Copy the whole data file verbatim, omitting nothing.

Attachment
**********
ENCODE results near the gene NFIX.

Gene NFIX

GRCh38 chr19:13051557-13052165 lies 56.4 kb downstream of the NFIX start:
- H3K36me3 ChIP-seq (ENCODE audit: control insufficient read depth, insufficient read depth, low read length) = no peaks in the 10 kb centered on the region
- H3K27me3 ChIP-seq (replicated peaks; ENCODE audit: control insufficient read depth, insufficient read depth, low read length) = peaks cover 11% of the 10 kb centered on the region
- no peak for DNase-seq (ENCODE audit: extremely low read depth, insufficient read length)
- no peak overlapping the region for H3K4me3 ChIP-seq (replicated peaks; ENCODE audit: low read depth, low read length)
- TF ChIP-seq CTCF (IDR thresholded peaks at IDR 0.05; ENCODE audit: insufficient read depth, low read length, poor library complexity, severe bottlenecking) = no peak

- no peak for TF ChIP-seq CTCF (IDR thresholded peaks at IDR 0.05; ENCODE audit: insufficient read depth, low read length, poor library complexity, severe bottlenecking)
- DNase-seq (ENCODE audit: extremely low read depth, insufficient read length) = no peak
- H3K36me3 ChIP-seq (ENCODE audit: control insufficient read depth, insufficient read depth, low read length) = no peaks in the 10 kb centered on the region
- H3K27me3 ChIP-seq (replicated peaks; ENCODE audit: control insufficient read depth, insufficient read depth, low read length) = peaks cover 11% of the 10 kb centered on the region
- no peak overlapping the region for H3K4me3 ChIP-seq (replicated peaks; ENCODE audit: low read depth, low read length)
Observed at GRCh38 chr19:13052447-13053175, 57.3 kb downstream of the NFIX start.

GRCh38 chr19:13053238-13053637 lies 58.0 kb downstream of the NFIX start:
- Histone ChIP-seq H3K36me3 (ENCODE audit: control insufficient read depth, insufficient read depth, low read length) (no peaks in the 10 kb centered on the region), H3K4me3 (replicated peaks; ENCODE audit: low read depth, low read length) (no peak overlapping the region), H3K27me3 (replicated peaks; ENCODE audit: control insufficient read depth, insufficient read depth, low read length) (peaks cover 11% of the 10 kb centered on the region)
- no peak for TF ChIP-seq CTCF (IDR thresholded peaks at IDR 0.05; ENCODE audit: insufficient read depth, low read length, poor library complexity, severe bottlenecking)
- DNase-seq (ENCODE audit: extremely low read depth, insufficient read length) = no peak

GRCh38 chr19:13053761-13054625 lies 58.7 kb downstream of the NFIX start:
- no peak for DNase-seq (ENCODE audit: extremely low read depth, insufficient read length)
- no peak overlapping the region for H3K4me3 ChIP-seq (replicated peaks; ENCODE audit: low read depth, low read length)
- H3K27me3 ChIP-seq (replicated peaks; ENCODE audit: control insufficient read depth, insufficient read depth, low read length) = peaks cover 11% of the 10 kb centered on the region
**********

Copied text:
ENCODE results near the gene NFIX.

Gene NFIX

GRCh38 chr19:13051557-13052165 lies 56.4 kb downstream of the NFIX start:
- H3K36me3 ChIP-seq (ENCODE audit: control insufficient read depth, insufficient read depth, low read length) = no peaks in the 10 kb centered on the region
- H3K27me3 ChIP-seq (replicated peaks; ENCODE audit: control insufficient read depth, insufficient read depth, low read length) = peaks cover 11% of the 10 kb centered on the region
- no peak for DNase-seq (ENCODE audit: extremely low read depth, insufficient read length)
- no peak overlapping the region for H3K4me3 ChIP-seq (replicated peaks; ENCODE audit: low read depth, low read length)
- TF ChIP-seq CTCF (IDR thresholded peaks at IDR 0.05; ENCODE audit: insufficient read depth, low read length, poor library complexity, severe bottlenecking) = no peak

- no peak for TF ChIP-seq CTCF (IDR thresholded peaks at IDR 0.05; ENCODE audit: insufficient read depth, low read length, poor library complexity, severe bottlenecking)
- DNase-seq (ENCODE audit: extremely low read depth, insufficient read length) = no peak
- H3K36me3 ChIP-seq (ENCODE audit: control insufficient read depth, insufficient read depth, low read length) = no peaks in the 10 kb centered on the region
- H3K27me3 ChIP-seq (replicated peaks; ENCODE audit: control insufficient read depth, insufficient read depth, low read length) = peaks cover 11% of the 10 kb centered on the region
- no peak overlapping the region for H3K4me3 ChIP-seq (replicated peaks; ENCODE audit: low read depth, low read length)
Observed at GRCh38 chr19:13052447-13053175, 57.3 kb downstream of the NFIX start.

GRCh38 chr19:13053238-13053637 lies 58.0 kb downstream of the NFIX start:
- Histone ChIP-seq H3K36me3 (ENCODE audit: control insufficient read depth, insufficient read depth, low read length) (no peaks in the 10 kb centered on the region), H3K4me3 (replicated peaks; ENCODE audit: low read depth, low read length) (no peak overlapping the region), H3K27me3 (replicated peaks; ENCODE audit: control insufficient read depth, insufficient read depth, low read length) (peaks cover 11% of the 10 kb centered on the region)
- no peak for TF ChIP-seq CTCF (IDR thresholded peaks at IDR 0.05; ENCODE audit: insufficient read depth, low read length, poor library complexity, severe bottlenecking)
- DNase-seq (ENCODE audit: extremely low read depth, insufficient read length) = no peak

GRCh38 chr19:13053761-13054625 lies 58.7 kb downstream of the NFIX start:
- no peak for DNase-seq (ENCODE audit: extremely low read depth, insufficient read length)
- no peak overlapping the region for H3K4me3 ChIP-seq (replicated peaks; ENCODE audit: low read depth, low read length)
- H3K27me3 ChIP-seq (replicated peaks; ENCODE audit: control insufficient read depth, insufficient read depth, low read length) = peaks cover 11% of the 10 kb centered on the region